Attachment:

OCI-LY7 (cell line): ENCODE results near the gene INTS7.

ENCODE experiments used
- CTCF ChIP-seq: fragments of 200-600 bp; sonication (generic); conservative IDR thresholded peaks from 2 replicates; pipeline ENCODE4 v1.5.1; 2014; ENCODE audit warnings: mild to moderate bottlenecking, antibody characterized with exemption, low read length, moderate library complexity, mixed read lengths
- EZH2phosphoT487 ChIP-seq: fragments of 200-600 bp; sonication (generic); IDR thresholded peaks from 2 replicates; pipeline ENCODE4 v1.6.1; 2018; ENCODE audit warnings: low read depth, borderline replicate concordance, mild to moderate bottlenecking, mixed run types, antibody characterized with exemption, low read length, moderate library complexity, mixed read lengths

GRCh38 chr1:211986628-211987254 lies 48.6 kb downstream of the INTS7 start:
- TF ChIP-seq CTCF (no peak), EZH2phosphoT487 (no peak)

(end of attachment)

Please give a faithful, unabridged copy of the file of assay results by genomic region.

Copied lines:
OCI-LY7 (cell line): ENCODE results near the gene INTS7.

ENCODE experiments used
- CTCF ChIP-seq: fragments of 200-600 bp; sonication (generic); conservative IDR thresholded peaks from 2 replicates; pipeline ENCODE4 v1.5.1; 2014; ENCODE audit warnings: mild to moderate bottlenecking, antibody characterized with exemption, low read length, moderate library complexity, mixed read lengths
- EZH2phosphoT487 ChIP-seq: fragments of 200-600 bp; sonication (generic); IDR thresholded peaks from 2 replicates; pipeline ENCODE4 v1.6.1; 2018; ENCODE audit warnings: low read depth, borderline replicate concordance, mild to moderate bottlenecking, mixed run types, antibody characterized with exemption, low read length, moderate library complexity, mixed read lengths

GRCh38 chr1:211986628-211987254 lies 48.6 kb downstream of the INTS7 start:
- TF ChIP-seq CTCF (no peak), EZH2phosphoT487 (no peak)